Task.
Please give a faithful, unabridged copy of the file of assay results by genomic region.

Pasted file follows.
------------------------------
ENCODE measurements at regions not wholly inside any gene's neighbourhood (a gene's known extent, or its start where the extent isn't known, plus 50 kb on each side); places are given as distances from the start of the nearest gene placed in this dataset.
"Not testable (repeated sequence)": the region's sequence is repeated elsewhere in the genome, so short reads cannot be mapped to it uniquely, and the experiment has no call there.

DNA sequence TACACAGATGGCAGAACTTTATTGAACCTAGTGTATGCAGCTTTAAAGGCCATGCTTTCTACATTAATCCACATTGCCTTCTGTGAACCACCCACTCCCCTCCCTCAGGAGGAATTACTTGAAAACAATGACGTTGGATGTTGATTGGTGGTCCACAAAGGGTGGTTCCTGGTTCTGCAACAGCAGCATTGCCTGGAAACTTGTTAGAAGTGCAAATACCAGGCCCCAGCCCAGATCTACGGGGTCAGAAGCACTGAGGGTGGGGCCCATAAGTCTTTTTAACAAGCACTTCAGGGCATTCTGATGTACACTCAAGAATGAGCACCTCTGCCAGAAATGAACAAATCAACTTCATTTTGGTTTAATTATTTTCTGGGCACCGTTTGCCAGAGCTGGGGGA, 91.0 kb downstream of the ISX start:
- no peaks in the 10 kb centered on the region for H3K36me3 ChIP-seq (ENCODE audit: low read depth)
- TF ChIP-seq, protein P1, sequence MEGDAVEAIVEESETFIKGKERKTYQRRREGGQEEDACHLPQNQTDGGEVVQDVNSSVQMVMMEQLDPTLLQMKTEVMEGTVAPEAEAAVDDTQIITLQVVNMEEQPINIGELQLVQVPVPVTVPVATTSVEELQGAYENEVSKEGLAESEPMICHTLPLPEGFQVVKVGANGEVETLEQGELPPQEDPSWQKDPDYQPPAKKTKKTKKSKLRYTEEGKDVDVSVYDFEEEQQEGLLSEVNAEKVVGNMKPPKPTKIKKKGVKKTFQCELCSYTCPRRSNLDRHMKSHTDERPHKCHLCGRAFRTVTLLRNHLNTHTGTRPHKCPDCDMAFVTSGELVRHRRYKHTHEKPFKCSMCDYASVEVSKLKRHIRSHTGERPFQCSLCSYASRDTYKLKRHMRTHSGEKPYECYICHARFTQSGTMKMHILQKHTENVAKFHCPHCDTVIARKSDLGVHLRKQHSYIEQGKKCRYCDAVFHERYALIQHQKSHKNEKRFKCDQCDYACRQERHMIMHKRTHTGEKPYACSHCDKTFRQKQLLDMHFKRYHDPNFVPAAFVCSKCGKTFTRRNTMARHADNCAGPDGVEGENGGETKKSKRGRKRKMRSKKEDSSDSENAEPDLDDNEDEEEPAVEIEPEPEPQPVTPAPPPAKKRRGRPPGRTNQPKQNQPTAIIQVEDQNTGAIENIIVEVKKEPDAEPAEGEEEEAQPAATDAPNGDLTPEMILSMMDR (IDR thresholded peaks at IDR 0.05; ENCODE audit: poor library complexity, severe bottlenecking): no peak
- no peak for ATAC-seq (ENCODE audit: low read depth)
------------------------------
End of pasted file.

ENCODE measurements at regions not wholly inside any gene's neighbourhood (a gene's known extent, or its start where the extent isn't known, plus 50 kb on each side); places are given as distances from the start of the nearest gene placed in this dataset.
"Not testable (repeated sequence)": the region's sequence is repeated elsewhere in the genome, so short reads cannot be mapped to it uniquely, and the experiment has no call there.

DNA sequence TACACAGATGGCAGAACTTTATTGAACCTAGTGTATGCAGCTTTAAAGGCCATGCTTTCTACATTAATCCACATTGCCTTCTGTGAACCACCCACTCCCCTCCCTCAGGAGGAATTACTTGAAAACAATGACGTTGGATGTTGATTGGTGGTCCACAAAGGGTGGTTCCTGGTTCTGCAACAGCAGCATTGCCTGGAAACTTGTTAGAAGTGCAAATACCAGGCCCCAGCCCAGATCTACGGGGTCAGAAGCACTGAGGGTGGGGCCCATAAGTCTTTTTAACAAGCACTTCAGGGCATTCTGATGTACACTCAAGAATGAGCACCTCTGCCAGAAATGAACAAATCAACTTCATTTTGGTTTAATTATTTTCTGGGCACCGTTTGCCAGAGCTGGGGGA, 91.0 kb downstream of the ISX start:
- no peaks in the 10 kb centered on the region for H3K36me3 ChIP-seq (ENCODE audit: low read depth)
- TF ChIP-seq, protein P1, sequence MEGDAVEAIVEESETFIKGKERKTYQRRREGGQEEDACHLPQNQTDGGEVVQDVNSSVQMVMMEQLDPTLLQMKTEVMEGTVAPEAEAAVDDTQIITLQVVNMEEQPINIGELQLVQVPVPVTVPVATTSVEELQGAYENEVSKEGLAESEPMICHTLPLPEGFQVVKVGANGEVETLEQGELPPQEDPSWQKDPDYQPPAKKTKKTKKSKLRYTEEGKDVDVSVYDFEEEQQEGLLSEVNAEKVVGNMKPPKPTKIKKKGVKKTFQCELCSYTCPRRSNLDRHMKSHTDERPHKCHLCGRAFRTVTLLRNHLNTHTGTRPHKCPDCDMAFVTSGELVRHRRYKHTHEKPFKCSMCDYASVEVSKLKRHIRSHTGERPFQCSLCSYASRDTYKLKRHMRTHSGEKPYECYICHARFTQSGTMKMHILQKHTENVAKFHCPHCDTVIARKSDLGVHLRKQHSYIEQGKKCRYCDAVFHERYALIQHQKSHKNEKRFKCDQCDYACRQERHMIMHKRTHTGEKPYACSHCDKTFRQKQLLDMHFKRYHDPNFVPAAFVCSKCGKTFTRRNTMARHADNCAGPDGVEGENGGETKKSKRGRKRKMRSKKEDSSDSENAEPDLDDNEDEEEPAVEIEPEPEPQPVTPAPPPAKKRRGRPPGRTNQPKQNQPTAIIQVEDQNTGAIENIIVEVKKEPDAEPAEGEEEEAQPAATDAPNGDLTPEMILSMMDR (IDR thresholded peaks at IDR 0.05; ENCODE audit: poor library complexity, severe bottlenecking): no peak
- no peak for ATAC-seq (ENCODE audit: low read depth)